Richard Schickel, who died Feb. 18 in Los Angeles, at 84, was a critic, a scholar and a filmmaker. But first and foremost, he was a lover of movies and of all the complicated, sometimes perplexing pleasures, that come with them. As TIME magazine film critic from 1972 to 2010, he understood why people go to the movies because he was able to pinpoint, with spirit and elegance, what he liked in a movie himself. Here’s Schickel, in 2007, on Paul Thomas Anderson’s There Will Be Blood: “His movie is full of echoing silences, punctuated by acts of violence that are sometimes accidental, sometime inevitable. It is also a work that is easy to understand too quickly and utterly depends for its haunting resonance on the great performance that stands at its center.” Schickel, a longtime student of star power, had this to say about the picture’s anchor: “Monster, idealist, con man, obsessive — Daniel Plainview, toweringly portrayed by Daniel Day-Lewis, offers anything but a plain view of himself in There Will be Blood.”
If you were an aspiring critic or filmmaker, or even just a lover of film, in the 1960s and 1970s, you sought out Schickel’s point of view. He knew how movies worked, and he knew how the movie business worked. From 1965 to 1972, before he came to TIME, he’d been the Life magazine film critic. His 1968 biography of Walt Disney, The Disney Version: The Life, Times, Art and Commerce of Walt Disney, took a critical view of the feel-good entrepreneur and the empire he built. At the time, that was an eye-opening point of view. Few wanted to think of Disney and the movies his company made in anything but the most glowing, nostalgic terms. But Schickel—who was born in Milwaukee and grew up in suburban Wauwatosa, Wisconsin—understood that Disney was, among other things, both a product and the embodiment of the American Midwest. “One thinks of Disney’s Americanism,” he wrote, “of the kind of clean, moral, simple, and innocent stories he most often chose to present on the screen, of the right-wing politics of his later years, of his broad, gag-oriented sense of humor, containing no elements of social or self-satire, as entirely typical of the region that formed him.”
Schickel also acknowledged, of course, Disney’s radical genius. That’s because he was alive to, and attuned to, movies in every form and genre. He wrote 37 books, provided the DVD commentary tracks for numerous classic films and also wrote or directed some 30 documentaries, among them Life Goes to the Movies, which earned an Emmy nomination in 1977. In 1987, he directed the documentary Minnelli on Minnelli: Liza Remembers Vincente, which garnered two Emmy nominations. His 1973 PBS documentary series The Men Who Made the Movies was a staple for any movie-mad kid at the time. For many of us, it was an introduction to the likes of Howard Hawks, George Cukor and Alfred Hitchcock.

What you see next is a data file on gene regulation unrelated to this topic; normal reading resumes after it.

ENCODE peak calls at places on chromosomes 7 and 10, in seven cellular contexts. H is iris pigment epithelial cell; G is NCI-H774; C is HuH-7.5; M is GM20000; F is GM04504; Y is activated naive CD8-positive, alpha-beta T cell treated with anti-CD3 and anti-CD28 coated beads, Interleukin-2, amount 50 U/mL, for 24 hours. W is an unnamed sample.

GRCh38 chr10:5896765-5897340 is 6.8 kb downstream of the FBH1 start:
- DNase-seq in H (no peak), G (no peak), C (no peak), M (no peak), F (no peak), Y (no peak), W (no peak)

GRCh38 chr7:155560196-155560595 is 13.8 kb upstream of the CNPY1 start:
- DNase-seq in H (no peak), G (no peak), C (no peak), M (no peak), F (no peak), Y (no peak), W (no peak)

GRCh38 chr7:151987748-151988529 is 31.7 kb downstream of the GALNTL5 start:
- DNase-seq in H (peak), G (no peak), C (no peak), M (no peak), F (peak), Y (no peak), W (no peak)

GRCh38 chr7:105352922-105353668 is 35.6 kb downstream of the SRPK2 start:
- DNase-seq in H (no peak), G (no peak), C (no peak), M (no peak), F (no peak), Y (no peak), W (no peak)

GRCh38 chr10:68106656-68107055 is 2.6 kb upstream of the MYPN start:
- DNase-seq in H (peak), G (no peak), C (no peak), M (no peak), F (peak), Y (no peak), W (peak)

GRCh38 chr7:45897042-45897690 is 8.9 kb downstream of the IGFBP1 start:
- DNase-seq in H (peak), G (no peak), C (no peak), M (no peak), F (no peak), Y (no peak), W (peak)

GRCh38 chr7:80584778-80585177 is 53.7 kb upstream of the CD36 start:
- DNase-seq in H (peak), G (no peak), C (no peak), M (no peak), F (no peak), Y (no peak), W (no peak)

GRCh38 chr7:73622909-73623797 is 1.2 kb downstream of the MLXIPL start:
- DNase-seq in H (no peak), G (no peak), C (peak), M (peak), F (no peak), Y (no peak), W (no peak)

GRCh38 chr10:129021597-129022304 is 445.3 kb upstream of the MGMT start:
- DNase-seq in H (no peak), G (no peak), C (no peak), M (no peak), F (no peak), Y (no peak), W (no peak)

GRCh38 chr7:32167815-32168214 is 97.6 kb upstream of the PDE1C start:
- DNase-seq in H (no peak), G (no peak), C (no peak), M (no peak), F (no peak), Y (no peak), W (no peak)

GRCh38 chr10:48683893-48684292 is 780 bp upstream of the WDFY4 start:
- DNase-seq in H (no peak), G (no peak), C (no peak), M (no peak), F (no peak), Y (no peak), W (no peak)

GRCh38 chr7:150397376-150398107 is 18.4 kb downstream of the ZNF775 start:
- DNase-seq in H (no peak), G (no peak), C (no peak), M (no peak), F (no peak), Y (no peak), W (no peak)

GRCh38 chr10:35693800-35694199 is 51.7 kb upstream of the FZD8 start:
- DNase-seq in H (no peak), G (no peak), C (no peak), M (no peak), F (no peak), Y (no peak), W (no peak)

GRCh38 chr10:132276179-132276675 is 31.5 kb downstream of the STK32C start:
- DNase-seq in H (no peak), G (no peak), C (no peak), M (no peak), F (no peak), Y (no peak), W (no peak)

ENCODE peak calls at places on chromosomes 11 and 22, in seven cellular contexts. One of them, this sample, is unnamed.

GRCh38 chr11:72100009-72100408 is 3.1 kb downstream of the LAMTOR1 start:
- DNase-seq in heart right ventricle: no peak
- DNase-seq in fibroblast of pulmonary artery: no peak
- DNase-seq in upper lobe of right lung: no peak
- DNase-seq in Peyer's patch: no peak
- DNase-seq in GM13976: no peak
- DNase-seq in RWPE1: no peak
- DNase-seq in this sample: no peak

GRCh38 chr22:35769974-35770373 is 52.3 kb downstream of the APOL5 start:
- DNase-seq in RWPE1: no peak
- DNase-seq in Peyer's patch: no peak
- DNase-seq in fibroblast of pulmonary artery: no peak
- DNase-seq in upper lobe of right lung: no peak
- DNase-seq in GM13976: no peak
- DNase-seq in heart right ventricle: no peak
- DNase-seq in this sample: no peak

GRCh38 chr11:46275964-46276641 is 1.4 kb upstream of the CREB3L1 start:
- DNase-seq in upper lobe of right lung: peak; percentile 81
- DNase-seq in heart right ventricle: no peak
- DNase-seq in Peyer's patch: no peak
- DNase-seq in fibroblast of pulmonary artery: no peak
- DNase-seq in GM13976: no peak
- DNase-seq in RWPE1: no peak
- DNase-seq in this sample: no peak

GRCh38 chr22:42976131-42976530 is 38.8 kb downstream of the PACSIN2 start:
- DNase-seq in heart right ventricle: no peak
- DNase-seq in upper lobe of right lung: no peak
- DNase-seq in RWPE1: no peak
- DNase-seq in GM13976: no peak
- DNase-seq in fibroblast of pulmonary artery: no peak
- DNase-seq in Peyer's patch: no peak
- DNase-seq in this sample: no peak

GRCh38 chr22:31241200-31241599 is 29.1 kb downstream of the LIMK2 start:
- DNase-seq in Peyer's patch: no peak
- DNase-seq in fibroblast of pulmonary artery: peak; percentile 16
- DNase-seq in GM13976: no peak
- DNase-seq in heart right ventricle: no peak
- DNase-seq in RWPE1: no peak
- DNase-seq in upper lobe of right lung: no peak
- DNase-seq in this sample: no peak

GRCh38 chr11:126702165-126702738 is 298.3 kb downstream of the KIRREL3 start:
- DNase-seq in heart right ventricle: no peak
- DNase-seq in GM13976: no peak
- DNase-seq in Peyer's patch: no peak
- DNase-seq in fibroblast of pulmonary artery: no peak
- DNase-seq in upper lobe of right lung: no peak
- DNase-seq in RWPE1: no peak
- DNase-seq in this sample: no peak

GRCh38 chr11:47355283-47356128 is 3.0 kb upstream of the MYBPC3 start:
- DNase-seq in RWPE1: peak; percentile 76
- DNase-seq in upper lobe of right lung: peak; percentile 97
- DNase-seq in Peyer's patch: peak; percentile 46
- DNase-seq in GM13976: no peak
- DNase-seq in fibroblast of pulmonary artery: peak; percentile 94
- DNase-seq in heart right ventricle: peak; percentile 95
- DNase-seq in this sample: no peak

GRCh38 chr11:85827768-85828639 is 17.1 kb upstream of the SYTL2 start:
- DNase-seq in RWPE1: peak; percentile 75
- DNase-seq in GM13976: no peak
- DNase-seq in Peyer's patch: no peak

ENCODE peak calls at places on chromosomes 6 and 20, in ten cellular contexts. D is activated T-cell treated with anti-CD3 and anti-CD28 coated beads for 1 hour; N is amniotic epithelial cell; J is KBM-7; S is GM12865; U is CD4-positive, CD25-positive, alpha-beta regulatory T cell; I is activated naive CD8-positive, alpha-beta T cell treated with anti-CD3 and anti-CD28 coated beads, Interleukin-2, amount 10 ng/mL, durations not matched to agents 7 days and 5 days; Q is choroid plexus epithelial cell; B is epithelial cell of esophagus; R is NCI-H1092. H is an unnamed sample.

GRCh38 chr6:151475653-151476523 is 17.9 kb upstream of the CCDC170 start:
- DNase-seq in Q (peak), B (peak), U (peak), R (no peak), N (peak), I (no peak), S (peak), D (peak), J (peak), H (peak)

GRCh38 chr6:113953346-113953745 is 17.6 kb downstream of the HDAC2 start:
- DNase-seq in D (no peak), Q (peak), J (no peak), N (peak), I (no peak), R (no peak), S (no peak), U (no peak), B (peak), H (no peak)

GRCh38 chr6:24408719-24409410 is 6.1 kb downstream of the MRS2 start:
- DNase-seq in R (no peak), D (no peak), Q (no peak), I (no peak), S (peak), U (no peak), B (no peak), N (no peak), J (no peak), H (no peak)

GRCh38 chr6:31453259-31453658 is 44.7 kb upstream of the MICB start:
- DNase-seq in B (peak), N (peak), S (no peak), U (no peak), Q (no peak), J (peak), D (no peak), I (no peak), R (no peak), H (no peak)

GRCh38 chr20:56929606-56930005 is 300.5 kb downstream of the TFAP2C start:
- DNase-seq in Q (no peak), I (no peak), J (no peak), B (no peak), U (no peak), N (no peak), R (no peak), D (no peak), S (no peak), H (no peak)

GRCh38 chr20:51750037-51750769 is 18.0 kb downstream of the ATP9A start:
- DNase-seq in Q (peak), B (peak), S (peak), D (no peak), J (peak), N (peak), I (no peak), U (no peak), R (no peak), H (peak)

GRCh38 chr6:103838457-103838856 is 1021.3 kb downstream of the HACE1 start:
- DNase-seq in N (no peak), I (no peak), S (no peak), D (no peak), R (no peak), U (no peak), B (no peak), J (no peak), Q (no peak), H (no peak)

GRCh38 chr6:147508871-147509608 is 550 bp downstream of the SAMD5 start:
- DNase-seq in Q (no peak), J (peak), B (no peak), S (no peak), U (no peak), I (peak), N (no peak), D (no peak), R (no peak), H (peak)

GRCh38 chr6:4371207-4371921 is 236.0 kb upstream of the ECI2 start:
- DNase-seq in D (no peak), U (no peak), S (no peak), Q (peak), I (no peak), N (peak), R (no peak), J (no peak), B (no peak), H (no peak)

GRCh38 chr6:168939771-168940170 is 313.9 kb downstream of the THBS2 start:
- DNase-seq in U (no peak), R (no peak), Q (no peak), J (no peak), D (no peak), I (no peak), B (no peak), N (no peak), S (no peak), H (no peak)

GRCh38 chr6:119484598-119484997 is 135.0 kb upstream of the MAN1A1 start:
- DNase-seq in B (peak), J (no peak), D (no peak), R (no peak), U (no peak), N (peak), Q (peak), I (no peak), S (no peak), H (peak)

Schickel could be gruff in person. But that’s often an indicator of a mind that’s always at work—certainly true in Schickel’s case. He was able to see the great beauty in contradiction, whether he was writing about a specific movie, a body of work, or a single performer. Writing about Marlon Brando in TIME in 1998, Schickel traced the great actor’s arc—beginning with his first starring role on-stage and later in film in Elia Kazan’s A Streetcar Named Desire—in few single, eloquent sentences: “He would go on to give us a few great things, and a few near great things, but eventually he would abandon himself, as every tabloid reader knows, to suet and sulks, self-loathing and self-parody. The greatness of few major cultural figures of our century rests on such a spindly foundation. No figure of his influence has so precariously balanced a handful of unforgettable achievements against a brimming barrelful of embarrassments.” But Schickel also reveled in Brando’s grandeur, calling him “that heartbreakingly beautiful champion of the Stanislavskian revolution in acting.”
Richard Schickel could be direct and unsparing. But his work stands against everything that people so often misunderstand about critics. His toughness sprang from his passion for movies—because, in both their riches and their disappointments, they demand nothing less from us.
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